Lawsuit Seeks to Untangle African Hairbraiders From Minnesota’s Cosmetology Regime

John Kramer
John Kramer · April 20, 2005

Washington, D.C.—The State of Minnesota wants Lillian Anderson to license her hands with the government.

No, Lillian is not a special agent; she is an African hairbraider who merely wants to braid, twist and lock hair to earn an honest living. But in order to do so, the Board of Barber and Cosmetologist Examiners demands that she and other braiders enroll in 1,550 hours of government-mandated “training” that does not include even one hour of instruction in braiding. They must also take State-mandated examinations that do not test for braiding skills. Any braider who refuses to secure a government license can face up to $1,000 in fines and up to 90 days in jail.

The State’s training requirement for hairbraiders is especially arbitrary when compared to training requirements for other, far more dangerous jobs and activities in Minnesota. Becoming a certified emergency medical technician in Hennepin County, for example, requires only 142 hours of skills and clinical training. Similarly, after a six-hour class, one can apply for a license to carry a concealed weapon.

“Minnesota’s Board of Barber and Cosmetologist Examiners grants licenses to braid to those without braiding skills and places huge obstacles in the way of those with braiding skills,” said Lee McGrath, executive director of the Institute for Justice Minnesota Chapter (IJ-MN), which was launched this month. “The regulations have turned African hairbraiding into a tangled mess.”

McGrath said, “Minnesota’s bureaucrats leave African hairbraiders like Lillian Anderson from Minneapolis with three choices: get licensed at a cost of nearly $15,000 in tuition and at least 10 months of schooling and forgone earnings; quit braiding hair altogether; or operate illegally. Lillian, however, has chosen to create for herself a fourth option—she’s joined with the Institute for Justice Minnesota Chapter to fight these arbitrary and irrational laws in court.”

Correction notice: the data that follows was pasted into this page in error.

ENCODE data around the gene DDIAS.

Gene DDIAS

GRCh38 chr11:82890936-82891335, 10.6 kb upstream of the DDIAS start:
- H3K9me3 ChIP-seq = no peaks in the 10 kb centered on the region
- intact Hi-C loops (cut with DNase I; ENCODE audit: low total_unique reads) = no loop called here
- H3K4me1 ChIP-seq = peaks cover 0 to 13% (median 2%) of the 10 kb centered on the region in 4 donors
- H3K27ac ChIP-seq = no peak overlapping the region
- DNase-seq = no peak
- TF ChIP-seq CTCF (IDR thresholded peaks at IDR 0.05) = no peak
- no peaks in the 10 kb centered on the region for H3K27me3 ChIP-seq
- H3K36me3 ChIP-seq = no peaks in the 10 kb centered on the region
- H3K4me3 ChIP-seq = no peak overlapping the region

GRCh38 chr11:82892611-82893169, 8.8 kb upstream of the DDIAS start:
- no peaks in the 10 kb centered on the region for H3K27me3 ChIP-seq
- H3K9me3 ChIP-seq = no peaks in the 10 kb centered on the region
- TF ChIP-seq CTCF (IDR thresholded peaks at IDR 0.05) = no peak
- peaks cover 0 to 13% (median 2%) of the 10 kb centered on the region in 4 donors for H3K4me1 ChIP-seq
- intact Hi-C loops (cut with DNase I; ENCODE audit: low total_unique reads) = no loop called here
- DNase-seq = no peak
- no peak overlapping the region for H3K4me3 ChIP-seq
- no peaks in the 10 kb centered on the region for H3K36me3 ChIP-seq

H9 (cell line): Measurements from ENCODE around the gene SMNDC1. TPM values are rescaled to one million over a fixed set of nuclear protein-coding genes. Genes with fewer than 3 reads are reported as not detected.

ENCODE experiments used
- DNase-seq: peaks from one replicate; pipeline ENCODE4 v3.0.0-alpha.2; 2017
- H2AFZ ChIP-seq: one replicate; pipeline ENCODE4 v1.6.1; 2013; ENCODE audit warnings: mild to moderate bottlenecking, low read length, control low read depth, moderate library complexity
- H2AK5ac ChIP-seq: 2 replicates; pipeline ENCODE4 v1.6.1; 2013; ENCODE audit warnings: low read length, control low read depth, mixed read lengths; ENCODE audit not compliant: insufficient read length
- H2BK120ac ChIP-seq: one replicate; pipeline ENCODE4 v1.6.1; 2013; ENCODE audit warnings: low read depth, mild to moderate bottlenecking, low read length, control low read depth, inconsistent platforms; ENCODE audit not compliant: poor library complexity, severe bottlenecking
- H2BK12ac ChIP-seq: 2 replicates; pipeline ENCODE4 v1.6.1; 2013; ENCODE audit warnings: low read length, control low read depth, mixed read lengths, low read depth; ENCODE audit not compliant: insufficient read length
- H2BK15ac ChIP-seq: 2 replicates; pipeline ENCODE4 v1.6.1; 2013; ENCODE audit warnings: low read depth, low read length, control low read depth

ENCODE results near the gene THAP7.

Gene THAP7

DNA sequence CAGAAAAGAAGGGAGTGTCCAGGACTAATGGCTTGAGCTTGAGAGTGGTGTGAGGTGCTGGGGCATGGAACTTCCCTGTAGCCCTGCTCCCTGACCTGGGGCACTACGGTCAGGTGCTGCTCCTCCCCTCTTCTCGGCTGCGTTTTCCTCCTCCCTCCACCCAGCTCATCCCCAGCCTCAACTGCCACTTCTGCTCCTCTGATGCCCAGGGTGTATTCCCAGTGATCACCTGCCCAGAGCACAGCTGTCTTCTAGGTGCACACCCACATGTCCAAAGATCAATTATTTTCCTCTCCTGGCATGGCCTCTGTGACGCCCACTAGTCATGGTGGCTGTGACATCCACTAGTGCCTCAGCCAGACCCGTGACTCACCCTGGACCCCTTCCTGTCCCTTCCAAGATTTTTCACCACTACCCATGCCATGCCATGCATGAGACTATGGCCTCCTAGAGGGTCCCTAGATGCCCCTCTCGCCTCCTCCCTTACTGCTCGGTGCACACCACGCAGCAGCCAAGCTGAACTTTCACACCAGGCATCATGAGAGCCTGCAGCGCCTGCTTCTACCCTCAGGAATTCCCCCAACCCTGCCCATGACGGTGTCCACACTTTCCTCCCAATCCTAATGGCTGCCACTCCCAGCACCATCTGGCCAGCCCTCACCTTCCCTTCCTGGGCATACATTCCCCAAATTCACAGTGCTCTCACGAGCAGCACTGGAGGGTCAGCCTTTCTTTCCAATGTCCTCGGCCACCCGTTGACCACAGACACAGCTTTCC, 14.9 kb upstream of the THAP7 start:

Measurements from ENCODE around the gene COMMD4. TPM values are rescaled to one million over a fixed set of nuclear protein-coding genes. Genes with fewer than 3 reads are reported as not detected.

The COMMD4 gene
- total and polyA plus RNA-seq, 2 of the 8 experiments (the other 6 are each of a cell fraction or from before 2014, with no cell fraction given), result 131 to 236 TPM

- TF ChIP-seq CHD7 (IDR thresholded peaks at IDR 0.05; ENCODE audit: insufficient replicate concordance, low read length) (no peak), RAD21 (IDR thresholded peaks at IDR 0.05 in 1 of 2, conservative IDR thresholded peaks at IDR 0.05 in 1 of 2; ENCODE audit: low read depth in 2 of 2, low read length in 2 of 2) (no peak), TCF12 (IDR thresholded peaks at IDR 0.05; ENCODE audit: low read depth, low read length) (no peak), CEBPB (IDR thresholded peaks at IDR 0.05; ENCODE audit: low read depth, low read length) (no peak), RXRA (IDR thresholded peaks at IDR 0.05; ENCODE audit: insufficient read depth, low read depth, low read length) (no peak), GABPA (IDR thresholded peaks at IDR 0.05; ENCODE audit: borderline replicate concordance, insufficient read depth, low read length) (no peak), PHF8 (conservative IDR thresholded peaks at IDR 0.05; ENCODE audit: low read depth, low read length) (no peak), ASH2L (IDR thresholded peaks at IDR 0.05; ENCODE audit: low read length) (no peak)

On April 20, 2005, the Institute for Justice Minnesota Chapter (IJ-MN) filed suit in Hennepin County District Court on behalf of Lillian and two other Minnesota braiders challenging the State’s hairbraiding licensing scheme. The case challenges violations of the braiders’ due process, privileges or immunities, and equal protection guarantees provided by the Minnesota State Constitution and the 14th Amendment to the U.S. Constitution.

The Institute for Justice, which is representing the Minnesota entrepreneurs for free, has already litigated cases involving African hairbraiding (in Arizona, California, Mississippi, Washington, D.C., and Washington State) and has won them all either in the courts of law or in the court of public opinion after city councils or state legislatures removed the offending regulatory requirements on braiders. Just yesterday [NOTE TO EDITOR: April 19, 2005], the governor of Mississippi signed legislation championed by the Institute for Justice to removed oppressive regulations on braiders in that state.

“Minnesota’s occupational regulation has nothing to do with health and safety and everything to do with reducing competition and bolstering attendance in cosmetology schools,” said Nick Dranias, a staff attorney with the IJ-MN. “Occupational regulations that do nothing more than protect established industries from competition needlessly cut off the bottom rungs of the economic ladder to those who need the opportunity the most—those with little financial capital and little education. With this lawsuit, African hairbraiders like Lillian Anderson are asking Minnesota to restore those rungs that the cosmetology establishment has wrongly taken away.”

The Institute for Justice Minnesota Chapter is a nonpartisan, nonprofit public interest law firm that litigates under the Minnesota and U.S. constitutions to protect individuals whose rights are being violated by the government. Through strategic litigation, training, communication and outreach, IJ-MN secures greater protection for individual liberty and extends the benefits of freedom to those who have been deprived of it by the government. In its lawsuit on behalf of African hairbraiders, the IJ-MN is defending the economic liberty of entrepreneurs who wish to earn an honest living in their chosen profession free from arbitrary and irrational occupational regulations.

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